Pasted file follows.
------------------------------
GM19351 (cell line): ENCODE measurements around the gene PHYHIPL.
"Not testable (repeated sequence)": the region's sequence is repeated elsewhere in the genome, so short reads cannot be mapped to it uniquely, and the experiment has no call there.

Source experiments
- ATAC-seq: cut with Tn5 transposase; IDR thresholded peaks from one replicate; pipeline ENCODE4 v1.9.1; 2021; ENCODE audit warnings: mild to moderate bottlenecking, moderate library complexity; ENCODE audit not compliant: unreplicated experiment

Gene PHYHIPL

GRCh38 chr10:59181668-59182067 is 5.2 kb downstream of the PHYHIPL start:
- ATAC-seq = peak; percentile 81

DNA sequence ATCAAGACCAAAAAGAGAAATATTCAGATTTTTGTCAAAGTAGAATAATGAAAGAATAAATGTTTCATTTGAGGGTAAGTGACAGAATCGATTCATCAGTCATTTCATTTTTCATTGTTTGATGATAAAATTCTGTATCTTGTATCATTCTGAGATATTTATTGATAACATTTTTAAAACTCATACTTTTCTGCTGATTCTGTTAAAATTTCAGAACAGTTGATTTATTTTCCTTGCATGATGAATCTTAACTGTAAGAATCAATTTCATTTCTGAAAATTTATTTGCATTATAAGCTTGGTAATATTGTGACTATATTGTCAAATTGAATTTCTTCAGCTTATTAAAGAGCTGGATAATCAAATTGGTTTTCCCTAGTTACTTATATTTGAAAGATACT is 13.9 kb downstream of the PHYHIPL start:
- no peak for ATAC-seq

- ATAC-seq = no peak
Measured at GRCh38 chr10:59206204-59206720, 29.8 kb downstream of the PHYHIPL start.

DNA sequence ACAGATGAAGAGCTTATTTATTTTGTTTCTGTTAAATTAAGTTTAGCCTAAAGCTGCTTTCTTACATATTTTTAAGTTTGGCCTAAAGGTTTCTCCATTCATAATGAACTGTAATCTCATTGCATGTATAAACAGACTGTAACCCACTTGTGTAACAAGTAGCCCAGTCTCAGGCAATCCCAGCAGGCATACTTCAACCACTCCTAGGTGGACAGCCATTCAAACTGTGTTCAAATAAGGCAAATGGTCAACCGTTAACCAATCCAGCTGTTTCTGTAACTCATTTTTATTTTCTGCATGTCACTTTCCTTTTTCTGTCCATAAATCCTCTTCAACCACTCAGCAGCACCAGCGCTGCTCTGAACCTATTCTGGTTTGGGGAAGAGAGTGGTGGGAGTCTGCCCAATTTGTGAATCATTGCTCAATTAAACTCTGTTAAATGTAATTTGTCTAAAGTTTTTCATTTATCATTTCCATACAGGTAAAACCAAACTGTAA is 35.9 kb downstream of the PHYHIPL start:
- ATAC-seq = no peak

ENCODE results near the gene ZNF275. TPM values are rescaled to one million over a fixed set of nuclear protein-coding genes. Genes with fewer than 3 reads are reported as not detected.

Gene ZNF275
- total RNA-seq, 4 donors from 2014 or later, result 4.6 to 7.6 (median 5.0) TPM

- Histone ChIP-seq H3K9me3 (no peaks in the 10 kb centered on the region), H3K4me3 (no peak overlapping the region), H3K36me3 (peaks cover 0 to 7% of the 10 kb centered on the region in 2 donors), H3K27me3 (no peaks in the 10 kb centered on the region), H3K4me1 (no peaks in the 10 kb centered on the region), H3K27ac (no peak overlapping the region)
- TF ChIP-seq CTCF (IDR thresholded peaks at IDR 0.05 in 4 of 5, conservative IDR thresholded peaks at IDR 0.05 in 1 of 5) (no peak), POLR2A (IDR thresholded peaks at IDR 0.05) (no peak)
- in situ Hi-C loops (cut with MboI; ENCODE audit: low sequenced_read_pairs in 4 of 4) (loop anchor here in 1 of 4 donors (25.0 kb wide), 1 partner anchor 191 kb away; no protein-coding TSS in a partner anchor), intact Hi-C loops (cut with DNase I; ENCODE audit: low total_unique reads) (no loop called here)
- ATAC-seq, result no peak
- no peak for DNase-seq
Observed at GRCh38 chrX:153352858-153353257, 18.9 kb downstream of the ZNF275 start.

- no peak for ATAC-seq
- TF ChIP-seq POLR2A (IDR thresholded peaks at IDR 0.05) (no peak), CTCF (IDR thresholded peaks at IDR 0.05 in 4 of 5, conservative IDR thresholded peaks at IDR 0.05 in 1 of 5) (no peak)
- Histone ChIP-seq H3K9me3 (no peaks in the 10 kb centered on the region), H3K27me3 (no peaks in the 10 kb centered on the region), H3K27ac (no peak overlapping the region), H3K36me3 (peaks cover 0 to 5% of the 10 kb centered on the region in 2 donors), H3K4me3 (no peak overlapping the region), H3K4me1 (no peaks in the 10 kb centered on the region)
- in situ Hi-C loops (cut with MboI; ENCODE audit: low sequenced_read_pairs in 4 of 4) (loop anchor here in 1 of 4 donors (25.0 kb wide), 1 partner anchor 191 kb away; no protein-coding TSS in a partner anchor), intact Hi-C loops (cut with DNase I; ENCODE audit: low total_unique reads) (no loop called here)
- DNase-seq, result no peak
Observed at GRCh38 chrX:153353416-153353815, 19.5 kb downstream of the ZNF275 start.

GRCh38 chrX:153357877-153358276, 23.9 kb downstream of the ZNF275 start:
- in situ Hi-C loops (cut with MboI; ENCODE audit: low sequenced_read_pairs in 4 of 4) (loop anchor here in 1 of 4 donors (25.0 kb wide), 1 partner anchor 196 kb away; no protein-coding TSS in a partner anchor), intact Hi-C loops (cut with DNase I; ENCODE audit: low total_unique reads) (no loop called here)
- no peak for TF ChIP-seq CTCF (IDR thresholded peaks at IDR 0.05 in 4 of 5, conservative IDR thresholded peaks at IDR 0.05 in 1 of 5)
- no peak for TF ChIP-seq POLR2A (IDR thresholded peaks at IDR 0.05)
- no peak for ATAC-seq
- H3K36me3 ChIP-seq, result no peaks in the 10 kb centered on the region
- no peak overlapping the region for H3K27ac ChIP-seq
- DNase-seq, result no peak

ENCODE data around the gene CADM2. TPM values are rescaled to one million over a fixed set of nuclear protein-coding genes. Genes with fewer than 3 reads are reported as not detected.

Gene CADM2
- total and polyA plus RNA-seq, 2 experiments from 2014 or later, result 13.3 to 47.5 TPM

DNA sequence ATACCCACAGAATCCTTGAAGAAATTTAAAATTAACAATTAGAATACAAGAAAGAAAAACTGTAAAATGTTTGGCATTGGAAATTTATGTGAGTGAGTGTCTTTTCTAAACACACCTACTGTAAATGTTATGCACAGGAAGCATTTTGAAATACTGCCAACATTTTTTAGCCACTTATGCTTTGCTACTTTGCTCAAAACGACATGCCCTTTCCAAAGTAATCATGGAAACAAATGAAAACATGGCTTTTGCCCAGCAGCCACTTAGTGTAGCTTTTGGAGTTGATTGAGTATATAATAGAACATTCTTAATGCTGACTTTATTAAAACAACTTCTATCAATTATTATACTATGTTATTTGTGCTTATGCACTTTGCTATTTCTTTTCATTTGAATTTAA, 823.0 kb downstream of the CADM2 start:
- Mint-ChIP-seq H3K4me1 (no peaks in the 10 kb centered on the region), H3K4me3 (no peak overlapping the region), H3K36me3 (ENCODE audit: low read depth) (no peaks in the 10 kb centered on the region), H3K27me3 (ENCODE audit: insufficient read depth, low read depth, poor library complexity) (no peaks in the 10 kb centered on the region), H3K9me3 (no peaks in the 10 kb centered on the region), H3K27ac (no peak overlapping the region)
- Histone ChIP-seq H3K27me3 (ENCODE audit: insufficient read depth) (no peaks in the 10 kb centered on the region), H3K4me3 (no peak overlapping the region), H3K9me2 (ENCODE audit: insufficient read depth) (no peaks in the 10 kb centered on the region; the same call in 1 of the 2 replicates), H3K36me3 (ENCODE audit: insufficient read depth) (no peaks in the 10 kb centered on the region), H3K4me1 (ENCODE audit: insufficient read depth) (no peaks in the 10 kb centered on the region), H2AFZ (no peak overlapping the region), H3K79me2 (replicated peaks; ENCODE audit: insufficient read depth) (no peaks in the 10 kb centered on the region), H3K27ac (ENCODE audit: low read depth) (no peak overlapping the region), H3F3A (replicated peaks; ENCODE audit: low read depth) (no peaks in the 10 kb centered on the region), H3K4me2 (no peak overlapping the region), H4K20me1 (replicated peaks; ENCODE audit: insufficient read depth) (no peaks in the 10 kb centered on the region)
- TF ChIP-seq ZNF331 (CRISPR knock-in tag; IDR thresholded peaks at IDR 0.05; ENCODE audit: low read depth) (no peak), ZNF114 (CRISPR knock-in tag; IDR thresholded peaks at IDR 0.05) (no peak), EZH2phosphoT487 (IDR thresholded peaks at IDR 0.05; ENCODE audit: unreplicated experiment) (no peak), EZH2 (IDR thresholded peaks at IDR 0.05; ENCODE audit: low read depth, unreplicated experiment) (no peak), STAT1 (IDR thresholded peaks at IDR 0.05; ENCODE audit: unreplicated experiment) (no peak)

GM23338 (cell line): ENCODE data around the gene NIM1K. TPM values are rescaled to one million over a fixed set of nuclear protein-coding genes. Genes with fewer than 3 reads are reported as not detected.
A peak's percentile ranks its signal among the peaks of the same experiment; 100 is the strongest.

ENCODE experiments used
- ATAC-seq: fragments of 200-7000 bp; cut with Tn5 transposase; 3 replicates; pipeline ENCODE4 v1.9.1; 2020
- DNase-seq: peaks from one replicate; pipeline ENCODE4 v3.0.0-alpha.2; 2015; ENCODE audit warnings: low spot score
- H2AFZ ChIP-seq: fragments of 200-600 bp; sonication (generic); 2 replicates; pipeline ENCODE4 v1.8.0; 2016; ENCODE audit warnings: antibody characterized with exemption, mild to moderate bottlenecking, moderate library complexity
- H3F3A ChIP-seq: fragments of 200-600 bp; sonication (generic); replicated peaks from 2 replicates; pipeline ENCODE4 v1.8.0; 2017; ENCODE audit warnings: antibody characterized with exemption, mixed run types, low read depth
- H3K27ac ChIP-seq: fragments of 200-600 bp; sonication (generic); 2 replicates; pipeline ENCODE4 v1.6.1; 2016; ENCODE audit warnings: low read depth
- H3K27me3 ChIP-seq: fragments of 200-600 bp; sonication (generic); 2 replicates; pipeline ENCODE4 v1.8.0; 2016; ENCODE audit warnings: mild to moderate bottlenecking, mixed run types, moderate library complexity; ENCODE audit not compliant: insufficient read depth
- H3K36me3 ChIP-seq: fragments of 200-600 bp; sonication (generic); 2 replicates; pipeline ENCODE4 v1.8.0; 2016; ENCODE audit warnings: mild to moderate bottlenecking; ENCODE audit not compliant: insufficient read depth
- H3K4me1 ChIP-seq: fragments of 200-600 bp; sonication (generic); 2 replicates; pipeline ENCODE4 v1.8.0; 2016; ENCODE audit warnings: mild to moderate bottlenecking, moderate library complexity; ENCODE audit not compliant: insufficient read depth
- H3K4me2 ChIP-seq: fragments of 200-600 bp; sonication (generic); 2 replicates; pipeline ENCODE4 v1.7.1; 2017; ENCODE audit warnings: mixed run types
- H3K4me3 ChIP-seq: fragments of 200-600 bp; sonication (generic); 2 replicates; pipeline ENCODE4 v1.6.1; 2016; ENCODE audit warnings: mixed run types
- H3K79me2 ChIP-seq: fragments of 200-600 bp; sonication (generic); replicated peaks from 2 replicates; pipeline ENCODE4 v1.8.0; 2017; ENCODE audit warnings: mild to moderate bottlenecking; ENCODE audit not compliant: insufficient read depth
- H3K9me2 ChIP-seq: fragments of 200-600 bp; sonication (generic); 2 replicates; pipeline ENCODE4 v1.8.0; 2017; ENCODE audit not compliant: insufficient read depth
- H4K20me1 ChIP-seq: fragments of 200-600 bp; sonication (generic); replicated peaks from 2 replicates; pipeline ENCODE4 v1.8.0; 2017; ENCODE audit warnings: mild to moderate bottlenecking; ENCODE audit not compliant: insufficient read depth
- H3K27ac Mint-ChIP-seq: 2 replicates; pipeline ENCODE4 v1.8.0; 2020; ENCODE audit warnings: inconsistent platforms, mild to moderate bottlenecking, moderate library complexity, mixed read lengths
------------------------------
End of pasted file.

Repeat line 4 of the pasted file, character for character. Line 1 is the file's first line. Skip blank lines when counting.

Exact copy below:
- ATAC-seq: cut with Tn5 transposase; IDR thresholded peaks from one replicate; pipeline ENCODE4 v1.9.1; 2021; ENCODE audit warnings: mild to moderate bottlenecking, moderate library complexity; ENCODE audit not compliant: unreplicated experiment